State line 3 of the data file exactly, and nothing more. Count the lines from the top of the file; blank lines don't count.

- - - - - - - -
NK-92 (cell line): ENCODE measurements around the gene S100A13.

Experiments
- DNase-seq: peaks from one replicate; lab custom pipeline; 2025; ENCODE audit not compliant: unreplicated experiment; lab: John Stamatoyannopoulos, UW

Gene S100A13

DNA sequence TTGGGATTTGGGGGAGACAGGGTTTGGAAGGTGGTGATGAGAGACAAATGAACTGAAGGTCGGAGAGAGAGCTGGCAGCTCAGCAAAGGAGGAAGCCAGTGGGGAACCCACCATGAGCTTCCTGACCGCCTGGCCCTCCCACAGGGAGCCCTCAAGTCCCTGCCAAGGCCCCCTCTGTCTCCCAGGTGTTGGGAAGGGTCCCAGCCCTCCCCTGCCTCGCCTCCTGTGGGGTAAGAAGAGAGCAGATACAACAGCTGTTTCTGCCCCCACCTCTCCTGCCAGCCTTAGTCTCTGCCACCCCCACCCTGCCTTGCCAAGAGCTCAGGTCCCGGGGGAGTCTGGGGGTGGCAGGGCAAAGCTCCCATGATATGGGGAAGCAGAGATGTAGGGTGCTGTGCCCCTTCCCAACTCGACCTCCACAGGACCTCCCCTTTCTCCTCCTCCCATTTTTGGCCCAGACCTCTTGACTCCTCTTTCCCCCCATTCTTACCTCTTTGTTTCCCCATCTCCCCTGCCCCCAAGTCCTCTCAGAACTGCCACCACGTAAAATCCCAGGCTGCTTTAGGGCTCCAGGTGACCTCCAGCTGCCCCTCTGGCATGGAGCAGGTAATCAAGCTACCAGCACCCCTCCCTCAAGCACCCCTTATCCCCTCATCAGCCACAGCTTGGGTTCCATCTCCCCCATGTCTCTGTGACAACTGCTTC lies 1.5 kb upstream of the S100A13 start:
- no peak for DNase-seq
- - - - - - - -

- DNase-seq: peaks from one replicate; lab custom pipeline; 2025; ENCODE audit not compliant: unreplicated experiment; lab: John Stamatoyannopoulos, UW